I have only been evacuated twice in my career as a journalist. The first time was when in a military vehicle in Iran as I got caught in a crowd of millions at the funeral of Ayatollah Khomanie back in 1989, and the second time was by boat from Kinshasa, Zaire in 1995 during a series of riots over the currency where a number of foreign diplomats were injured and reporters and diplomats were pulled out by the French and Belgians.
It's an eerie feeling being evacuated. All time comes to a halt and you are at the mercy of the process of getting from point A, vulnerability and danger, to point B, safety and the chance to take time and pick up where you left off.
My tally of evacuations has just doubled, only this time it's from my home in Brooklyn. The first time was during Hurricane Irene 14 months ago. It was really only a technical evacuation as I was already away from New York with my family we just waited out the storm and went home to some slight water damage and a good story we had missed.
This time it is for Hurricane Sandy. My building in the neighborhood of Red-Hook Brooklyn is just a few steps from the water in the middle of the evacuation zone. Three of my children went with friends on higher ground in Brooklyn, and the other two and my wife and I are in a building in Manhattan. We text from cell phones, we surf for pictures of flooding, and we wait to see what kind of history this storm will make, for New York City, and for our family.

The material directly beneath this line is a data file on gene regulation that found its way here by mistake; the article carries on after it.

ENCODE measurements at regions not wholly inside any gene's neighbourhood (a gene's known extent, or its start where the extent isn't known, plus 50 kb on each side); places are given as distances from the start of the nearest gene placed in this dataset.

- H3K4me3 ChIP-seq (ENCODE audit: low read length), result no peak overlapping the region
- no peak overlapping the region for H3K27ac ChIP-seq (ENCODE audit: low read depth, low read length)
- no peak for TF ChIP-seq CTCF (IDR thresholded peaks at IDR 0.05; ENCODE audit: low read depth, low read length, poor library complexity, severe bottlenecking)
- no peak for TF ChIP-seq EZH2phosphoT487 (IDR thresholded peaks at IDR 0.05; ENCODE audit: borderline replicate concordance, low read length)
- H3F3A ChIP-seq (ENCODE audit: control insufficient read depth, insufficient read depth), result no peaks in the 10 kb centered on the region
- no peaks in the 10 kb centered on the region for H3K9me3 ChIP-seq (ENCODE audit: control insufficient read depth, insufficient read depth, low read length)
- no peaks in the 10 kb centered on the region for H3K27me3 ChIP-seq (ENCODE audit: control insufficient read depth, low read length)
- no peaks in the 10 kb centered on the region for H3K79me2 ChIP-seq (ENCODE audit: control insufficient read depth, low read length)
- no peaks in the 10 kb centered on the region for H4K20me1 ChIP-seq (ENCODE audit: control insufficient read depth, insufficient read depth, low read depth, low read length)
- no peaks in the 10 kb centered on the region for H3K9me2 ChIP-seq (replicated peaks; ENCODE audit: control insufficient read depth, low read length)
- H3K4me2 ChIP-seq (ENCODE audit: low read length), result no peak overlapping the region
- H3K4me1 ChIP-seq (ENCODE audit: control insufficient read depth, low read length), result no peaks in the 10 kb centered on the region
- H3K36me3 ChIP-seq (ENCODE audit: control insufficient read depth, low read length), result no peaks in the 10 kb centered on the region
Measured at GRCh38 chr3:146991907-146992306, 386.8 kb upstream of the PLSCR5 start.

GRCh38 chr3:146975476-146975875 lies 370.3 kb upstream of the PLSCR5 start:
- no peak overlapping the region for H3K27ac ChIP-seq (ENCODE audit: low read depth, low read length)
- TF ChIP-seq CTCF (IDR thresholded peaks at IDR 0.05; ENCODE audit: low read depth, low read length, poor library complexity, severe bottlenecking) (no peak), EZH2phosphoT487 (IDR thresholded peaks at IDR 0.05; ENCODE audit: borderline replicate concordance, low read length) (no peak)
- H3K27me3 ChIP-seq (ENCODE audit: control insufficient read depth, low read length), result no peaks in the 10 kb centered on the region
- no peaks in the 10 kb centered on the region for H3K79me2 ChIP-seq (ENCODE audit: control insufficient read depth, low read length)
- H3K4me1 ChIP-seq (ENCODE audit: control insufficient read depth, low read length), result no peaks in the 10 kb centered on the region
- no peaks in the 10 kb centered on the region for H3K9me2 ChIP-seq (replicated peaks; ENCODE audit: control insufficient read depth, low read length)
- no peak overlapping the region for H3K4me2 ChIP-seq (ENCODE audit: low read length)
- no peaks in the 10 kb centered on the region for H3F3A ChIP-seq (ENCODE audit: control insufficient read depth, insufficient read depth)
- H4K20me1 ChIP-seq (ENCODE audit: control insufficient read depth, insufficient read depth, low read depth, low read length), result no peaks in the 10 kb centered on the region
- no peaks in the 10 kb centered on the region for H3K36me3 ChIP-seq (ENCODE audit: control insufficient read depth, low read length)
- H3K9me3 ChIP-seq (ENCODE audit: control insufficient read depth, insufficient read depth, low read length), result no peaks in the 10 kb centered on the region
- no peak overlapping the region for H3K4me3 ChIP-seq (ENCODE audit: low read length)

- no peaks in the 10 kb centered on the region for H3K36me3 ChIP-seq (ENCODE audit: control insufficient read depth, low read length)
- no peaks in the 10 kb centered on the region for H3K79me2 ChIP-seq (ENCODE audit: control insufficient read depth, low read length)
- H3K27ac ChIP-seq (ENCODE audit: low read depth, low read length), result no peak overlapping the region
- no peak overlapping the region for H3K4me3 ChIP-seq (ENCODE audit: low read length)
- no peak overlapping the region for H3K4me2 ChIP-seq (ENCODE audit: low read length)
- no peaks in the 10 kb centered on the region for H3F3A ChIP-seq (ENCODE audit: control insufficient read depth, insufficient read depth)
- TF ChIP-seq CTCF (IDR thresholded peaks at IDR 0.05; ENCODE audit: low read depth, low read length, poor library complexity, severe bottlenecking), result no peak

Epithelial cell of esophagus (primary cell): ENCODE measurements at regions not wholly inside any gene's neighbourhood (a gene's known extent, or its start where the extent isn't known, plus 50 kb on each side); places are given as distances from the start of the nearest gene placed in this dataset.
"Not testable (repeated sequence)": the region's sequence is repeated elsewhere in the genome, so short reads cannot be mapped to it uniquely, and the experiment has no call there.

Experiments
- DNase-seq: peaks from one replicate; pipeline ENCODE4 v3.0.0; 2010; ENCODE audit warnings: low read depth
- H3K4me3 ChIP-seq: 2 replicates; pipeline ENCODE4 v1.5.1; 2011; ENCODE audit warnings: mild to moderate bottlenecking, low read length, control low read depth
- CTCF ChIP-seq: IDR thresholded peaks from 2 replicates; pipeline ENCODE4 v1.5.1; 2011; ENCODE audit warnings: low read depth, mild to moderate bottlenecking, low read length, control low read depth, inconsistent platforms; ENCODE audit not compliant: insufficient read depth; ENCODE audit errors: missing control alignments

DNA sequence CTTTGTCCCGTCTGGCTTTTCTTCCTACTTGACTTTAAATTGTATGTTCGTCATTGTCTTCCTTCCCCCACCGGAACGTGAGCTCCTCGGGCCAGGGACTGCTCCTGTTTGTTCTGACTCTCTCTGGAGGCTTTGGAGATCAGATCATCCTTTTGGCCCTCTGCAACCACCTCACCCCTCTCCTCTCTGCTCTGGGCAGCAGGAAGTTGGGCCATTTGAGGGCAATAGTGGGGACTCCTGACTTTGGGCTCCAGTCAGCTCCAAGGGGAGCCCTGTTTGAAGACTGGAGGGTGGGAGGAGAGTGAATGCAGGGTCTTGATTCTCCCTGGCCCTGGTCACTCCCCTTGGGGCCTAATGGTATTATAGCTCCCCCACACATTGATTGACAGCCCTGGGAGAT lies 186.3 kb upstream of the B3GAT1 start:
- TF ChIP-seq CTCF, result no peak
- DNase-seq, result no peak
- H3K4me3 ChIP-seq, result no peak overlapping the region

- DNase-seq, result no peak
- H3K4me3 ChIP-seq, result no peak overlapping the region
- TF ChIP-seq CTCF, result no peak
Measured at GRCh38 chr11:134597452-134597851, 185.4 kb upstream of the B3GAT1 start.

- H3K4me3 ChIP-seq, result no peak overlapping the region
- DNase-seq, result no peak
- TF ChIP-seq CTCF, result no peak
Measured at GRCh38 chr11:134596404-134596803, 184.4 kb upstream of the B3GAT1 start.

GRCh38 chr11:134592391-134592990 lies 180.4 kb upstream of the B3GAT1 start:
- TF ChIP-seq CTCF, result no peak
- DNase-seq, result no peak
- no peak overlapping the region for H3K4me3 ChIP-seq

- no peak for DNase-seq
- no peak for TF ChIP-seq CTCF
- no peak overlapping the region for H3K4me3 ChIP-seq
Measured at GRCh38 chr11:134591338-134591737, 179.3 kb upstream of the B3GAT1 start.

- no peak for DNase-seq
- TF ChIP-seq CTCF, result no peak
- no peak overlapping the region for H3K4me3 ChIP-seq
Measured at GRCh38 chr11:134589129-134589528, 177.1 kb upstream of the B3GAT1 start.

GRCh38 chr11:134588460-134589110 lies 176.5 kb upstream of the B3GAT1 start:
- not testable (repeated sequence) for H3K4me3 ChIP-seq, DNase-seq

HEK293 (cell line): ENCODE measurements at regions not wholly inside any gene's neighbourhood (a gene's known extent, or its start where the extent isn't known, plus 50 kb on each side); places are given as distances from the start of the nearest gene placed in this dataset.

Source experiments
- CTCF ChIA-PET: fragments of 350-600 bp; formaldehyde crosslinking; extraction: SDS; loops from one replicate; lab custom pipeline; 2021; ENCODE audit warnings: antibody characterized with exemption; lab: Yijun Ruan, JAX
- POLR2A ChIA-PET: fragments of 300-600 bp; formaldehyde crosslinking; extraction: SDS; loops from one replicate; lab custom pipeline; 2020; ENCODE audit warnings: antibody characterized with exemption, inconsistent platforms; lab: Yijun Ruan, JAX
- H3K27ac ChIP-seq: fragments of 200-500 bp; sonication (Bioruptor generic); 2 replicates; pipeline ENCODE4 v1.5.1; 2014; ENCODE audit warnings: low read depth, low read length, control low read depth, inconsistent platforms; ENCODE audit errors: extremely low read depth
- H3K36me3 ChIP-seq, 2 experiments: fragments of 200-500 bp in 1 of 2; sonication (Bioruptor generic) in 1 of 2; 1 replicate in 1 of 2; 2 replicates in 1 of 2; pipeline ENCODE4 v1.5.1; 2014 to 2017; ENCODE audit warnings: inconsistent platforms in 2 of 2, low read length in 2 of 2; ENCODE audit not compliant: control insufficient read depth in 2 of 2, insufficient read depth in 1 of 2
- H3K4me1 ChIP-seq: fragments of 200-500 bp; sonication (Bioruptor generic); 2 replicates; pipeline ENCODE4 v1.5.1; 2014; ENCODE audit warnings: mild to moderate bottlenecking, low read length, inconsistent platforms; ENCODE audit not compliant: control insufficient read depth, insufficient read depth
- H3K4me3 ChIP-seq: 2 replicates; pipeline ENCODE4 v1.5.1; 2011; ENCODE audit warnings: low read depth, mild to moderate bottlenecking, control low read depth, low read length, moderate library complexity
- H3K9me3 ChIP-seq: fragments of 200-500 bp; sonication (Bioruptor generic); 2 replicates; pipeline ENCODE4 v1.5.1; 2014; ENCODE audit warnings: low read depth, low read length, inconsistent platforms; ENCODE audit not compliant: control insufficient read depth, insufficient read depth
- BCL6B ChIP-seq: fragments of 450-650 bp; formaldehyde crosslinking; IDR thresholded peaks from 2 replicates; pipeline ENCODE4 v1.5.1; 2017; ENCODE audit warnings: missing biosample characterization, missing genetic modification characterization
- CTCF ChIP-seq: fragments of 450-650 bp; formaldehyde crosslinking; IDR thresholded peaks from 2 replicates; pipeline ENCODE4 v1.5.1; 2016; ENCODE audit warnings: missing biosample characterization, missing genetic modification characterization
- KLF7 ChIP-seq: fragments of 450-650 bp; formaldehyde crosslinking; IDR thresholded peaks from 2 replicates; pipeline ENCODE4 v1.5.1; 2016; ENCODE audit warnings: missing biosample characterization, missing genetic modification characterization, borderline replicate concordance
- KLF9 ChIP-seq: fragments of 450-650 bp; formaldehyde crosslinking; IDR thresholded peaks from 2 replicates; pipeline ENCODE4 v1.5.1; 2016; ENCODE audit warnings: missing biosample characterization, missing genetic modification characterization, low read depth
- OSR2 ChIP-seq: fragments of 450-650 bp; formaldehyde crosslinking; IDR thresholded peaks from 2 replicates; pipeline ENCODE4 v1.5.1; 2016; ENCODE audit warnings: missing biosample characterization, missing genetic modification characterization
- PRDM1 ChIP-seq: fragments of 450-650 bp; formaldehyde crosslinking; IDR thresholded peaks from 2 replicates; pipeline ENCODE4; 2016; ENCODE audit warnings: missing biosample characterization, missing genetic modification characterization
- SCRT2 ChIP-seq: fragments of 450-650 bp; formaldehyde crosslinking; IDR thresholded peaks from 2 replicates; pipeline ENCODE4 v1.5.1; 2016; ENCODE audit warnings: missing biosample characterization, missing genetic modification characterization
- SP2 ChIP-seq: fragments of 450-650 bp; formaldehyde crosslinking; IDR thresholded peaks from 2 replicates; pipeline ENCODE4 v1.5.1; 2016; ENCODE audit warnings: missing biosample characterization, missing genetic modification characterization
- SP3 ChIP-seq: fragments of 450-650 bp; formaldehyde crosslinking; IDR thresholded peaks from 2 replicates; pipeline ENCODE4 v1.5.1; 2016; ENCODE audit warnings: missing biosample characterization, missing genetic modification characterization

Red hook is a neighborhood that has seen a lot of history dating back to the pre-Civil War days of the tall ship New York harbor. My building is a cotton warehouse from the 1850s long ago abandoned then used for storage then abandoned again along with the whole neighborhood as center of drug and gang activity, one of the most dangerous in the city, then finally resettled and gentrified. My abandoned building turned into a loft building with a fancy grocery store downstairs.
Red Hook is the scene of the movie On the Waterfront, the mid-20th century film about tough longshoremen and tougher corrupt union bosses.
in all of this history the water a backdrop for shoreline Brooklyn where the tall ships gave way to steamships and then container ships and now cruise ships but mostly just fewer ships. The water is less of a presence than ever before — a nice view — for people in loft buildings.
The famous harbor winds, a reminder of the elements, an annoyance, the idea of being overrun by the ocean, a storm, the tides, that idea is out of mind.
But now it is twice that I have been evacuated and this home, this fine view, this building from the mid-19th century that has faced every wind gust, every storm, every tidal surge up until the 21st century. This building with its huge wooden beams from trees long dead from forests long overrun with buildings and pavement. Will those beams creak with memory in this storm or will they be awakened by the force of something new?
Something more shocking even than nicely appointed residential flats looking out on a nice view in a place known for toughness. Red Hook will have to remember its toughness this week as it absorbs a left hook from a storm named Sandy. Who's betting against Red Hook this time?